Productivity

There is a problem here for Stan as his employment cheerleading meets the output or GDP (Gross Domestic Product) numbers.

Output growth has been much less impressive. Over the four quarters ending this spring, real GDP is now estimated to have increased only 1-1/4 percent.

So we are left noting this.

Output per hour increased only 1-1/4 percent per year on average from 2006 to 2015, compared with its long-run average of 2-1/2 percent from 1949 to 2005.

Indeed he goes further.

A 1-1/4 percentage point slowdown in productivity growth is a massive change, one that, if it were to persist, would have wide-ranging consequences for employment, wage growth, and economic policy more broadly. For example, the frustratingly slow pace of real wage gains seen during the recent expansion likely partly reflects the slow growth in productivity

Some might think that a nine-year period is a sign of something persisting as it is only a year short of being another lost decade. For that not to happen now there would have to be quite a change.

Most recently, business-sector productivity is reported to have declined for the past three quarters, its worst performance since 1979.

Comment

This week will increasingly focus on US Federal Reserve policy as we approach the annual Jackson Hole symposium where more than a few policy changes have been announced. We will see both sides of the debate jostling for attention but Vice-Chair Fischer has other problems in addition to the ones I have mentioned so far. For example why did our “optimist” not join Esther George in voting for an interest-rate rise at the last meeting? Also why does our “optimist” feel the need to mention this.

that the U.S. economy could find itself having to contend at some point with negative interest rates–something that the Fed has no plans to introduce;

Surely in his world of rising interest-rates this is of no concern at all. Let us leave him singing along with Eminem and Dido.

The morning rain clouds up my window and I can’t see at all
And even if I could it’ll all be gray, but your picture on my wall
It reminds me, that it’s not so bad, it’s not so bad

Bank of England Brainwashing

I was concerned to note that there was clear evidence of this yesterday as West Han United fans sang along with the Bank of England theme song so enthusiastically! 🙂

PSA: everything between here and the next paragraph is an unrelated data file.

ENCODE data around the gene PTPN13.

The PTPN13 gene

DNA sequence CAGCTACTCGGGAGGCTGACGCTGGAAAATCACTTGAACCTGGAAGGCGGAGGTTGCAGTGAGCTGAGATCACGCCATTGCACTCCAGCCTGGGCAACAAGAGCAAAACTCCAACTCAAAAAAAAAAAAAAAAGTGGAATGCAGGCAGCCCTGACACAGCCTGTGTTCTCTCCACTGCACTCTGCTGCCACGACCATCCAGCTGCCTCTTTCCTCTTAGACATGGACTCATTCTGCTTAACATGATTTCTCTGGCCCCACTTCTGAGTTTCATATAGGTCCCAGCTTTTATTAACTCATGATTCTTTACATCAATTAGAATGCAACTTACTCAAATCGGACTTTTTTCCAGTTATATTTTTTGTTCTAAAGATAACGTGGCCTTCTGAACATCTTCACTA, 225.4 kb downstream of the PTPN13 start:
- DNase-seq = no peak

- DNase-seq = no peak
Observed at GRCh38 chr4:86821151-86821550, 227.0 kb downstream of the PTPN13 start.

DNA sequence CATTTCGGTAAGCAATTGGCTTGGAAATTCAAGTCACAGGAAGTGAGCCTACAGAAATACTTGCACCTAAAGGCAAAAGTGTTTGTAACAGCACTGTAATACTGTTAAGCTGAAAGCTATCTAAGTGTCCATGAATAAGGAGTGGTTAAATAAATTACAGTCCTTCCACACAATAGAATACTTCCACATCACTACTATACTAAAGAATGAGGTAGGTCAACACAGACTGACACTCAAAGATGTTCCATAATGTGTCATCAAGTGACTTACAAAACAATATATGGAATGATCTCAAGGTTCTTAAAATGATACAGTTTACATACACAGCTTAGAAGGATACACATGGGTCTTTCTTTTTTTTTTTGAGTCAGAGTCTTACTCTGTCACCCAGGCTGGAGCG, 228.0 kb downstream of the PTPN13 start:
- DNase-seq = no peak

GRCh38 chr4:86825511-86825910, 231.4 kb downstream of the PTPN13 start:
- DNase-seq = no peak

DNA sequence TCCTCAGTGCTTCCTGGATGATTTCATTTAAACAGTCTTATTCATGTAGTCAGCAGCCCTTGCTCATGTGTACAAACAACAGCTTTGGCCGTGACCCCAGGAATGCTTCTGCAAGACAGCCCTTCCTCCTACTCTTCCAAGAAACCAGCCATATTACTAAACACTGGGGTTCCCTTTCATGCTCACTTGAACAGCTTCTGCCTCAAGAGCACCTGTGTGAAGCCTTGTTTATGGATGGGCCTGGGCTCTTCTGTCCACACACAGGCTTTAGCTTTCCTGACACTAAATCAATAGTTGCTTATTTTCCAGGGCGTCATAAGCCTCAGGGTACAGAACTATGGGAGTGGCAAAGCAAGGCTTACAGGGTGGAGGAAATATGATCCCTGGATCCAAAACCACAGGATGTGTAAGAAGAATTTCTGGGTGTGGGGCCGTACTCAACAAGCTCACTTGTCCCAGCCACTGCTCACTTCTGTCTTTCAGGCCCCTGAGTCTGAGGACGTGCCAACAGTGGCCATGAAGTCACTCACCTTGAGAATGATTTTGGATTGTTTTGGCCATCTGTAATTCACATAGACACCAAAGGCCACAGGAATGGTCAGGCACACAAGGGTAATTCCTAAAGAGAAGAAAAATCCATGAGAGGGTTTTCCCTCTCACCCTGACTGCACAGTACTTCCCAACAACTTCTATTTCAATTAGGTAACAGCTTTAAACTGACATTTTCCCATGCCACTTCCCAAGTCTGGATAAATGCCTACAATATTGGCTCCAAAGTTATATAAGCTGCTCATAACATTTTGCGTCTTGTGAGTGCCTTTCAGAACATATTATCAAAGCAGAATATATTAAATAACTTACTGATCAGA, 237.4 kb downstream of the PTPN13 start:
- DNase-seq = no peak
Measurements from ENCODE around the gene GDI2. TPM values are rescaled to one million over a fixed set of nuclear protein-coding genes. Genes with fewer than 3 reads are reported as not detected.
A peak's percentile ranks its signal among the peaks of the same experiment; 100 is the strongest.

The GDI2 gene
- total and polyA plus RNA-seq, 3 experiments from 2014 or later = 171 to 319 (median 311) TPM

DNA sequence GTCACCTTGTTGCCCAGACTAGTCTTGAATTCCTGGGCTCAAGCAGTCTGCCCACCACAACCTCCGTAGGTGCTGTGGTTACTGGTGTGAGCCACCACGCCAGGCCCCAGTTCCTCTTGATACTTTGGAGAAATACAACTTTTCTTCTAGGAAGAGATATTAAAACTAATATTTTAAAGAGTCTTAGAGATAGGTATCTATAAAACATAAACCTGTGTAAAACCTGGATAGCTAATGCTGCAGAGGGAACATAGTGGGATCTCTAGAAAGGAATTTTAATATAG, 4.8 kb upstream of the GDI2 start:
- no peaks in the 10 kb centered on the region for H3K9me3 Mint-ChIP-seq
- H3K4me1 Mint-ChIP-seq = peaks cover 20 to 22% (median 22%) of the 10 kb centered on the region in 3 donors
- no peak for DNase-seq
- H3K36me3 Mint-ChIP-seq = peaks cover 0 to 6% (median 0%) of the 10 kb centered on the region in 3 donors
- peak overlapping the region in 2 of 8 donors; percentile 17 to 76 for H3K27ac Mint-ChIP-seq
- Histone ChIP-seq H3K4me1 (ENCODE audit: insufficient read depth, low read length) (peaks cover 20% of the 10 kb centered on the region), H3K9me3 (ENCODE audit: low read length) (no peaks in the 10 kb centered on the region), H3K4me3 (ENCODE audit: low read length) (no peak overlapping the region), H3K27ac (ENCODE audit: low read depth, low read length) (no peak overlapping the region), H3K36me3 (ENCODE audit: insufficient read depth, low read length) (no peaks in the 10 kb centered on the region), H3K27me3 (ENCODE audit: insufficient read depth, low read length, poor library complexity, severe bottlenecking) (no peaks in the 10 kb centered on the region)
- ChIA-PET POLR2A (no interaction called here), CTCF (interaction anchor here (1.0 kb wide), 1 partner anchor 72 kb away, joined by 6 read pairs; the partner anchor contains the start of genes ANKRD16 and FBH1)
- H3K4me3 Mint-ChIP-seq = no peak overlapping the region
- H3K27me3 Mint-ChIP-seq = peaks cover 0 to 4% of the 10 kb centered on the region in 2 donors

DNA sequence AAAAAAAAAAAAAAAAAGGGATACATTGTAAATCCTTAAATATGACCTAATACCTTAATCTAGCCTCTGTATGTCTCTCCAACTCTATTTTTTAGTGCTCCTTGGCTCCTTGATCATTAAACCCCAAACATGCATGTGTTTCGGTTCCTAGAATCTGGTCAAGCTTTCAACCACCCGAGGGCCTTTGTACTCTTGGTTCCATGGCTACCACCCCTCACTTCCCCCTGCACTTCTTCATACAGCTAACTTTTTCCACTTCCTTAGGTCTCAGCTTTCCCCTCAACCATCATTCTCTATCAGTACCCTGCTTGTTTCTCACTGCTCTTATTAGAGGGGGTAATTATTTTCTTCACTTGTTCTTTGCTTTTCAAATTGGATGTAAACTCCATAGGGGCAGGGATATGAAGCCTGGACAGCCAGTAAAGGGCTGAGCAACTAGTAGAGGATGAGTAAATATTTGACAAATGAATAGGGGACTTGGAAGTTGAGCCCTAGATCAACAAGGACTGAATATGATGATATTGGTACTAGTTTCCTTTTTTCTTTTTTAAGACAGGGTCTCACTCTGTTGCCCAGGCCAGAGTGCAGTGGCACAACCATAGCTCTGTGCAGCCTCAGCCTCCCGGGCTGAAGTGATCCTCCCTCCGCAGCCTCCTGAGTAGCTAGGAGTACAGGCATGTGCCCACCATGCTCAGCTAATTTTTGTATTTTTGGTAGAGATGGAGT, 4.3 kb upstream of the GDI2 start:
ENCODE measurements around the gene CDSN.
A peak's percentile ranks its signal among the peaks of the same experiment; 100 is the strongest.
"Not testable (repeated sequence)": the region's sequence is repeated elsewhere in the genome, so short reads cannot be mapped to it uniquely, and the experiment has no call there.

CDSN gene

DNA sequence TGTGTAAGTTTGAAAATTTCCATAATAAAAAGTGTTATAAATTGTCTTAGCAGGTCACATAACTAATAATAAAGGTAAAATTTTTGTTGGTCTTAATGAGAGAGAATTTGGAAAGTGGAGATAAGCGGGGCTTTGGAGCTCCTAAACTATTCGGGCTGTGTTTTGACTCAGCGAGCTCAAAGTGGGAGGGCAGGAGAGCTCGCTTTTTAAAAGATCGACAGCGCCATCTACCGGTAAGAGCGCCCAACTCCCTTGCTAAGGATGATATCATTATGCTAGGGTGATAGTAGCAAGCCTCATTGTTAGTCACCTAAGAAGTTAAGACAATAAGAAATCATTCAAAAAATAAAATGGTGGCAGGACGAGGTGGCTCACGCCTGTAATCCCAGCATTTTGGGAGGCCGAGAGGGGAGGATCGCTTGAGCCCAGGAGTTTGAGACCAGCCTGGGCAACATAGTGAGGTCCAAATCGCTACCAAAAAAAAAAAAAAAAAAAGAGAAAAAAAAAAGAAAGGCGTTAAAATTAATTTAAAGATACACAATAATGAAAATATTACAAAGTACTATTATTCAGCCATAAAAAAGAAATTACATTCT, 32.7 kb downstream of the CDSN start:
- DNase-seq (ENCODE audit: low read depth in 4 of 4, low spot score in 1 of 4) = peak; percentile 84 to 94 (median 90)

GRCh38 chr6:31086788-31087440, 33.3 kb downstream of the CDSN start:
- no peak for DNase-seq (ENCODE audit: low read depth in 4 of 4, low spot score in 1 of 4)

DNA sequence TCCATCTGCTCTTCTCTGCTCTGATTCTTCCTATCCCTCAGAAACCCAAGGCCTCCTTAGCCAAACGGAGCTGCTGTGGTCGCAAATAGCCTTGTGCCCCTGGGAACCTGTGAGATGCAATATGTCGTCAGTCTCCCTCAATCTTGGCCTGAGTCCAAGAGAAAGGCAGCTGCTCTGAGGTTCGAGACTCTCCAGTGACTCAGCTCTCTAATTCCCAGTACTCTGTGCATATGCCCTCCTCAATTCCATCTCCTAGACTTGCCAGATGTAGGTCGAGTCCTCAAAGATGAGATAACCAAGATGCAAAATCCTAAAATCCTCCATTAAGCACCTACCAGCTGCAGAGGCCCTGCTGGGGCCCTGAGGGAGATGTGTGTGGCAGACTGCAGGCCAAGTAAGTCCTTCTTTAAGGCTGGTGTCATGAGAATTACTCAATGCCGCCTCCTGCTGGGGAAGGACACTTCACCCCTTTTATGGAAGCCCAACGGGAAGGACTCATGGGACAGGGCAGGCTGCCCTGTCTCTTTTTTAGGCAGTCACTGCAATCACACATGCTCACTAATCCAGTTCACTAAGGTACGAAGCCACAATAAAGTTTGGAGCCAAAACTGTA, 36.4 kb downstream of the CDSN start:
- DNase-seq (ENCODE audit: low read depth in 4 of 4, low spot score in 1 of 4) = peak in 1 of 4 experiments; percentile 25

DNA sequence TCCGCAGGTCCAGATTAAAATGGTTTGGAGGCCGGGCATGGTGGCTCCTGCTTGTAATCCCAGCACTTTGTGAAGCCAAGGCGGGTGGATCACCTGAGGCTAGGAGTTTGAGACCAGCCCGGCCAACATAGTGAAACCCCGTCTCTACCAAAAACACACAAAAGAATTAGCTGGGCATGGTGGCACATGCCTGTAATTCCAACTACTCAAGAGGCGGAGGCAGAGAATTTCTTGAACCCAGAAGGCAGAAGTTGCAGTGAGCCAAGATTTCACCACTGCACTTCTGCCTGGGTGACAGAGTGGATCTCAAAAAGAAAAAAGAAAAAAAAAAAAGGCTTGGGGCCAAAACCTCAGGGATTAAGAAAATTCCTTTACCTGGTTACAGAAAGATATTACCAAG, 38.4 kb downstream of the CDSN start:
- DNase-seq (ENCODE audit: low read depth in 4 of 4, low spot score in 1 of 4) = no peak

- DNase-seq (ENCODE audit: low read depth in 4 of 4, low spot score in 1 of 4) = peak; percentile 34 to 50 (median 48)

The Olympics

I am sad to see it end but there are dangers in bringing it into everything as Gideon Rachman of the Financial Times has illustrated today.

Obscure fact: Katarina Johnson-Thompson high jump of 5.98 in heptathlon would have won gold medal in individual women’s high jump

Actually she would have won the pole vault as well and would have saved on the pole! Even if we correct to 1.98 we have the problem that Thiam of Belgium also jumped it and is recorded as number one in the heptathlon high jump.

 

 

 

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18 thoughts on “What will the US Federal Reserve do next?

  1. The jobs report is, in my view, a joke. From what I can see it is little more than a statistical extrapolation swamped by a seasonal adjustment; a virtually meaningless metric.

    If you look at all the other surveys/ statistics they paint a very mixed picture indeed and one that indicates a severe slowdown/ recession rather than the sunny uplands of Fischerland.

    Interest rate rises? The election is too close and Trump has said he will sack Yellen – somehow I don’t think so.

    The Fed are clueless, in a box, have been for years and there is no painless way out. In my view all they are doing is waiting for the Black Swan to come along to provide a cover for their many and egregious failures.

    • BobJ, I am not sure the US unemployment rates are as bad as all that. However, one bizarre aspect of the Consumer Population Survey from which they are drawn is described below:
      https://www.princeton.edu/~amas/papers/RGB.August.pdf
      Households interviewed for the CPS are in sample over a period of 12 months, but they are in sample for four months, out of sample for the next four, then in sample for another four months, so they are only actually in sample for eight months. The unemployment rate for the people being interviewed for the eighth time is ALWAYS substantially lower than for the people being interviewed for the first time. The explanation seems to be that respondents quickly realize that if you report yourself as umemployed you have to answer fairly onerous questions about job search that can be avoided if you don’t say you are unemployed. The problem has been aggravated since 1994 when the CPS was redesigned and the job search questions were expanded. The paper says the same problem exists for the UK Labor Force Survey, but isn’t as bad. (UK respondents aren’t so lazy? Job search questions aren’t so onerous?)

      • Andrew

        Thanks for that.My main point was more directed towards the seasonal adjustment. I believe that in a recent month the SA was four times the net change! Now I appreciate that this in itself does not render the SA wrong but the SA is a statistical calculation and with such large adjustments the net numbers must be taken with a fairly large pinch of salt as no one knows what the actual SA is.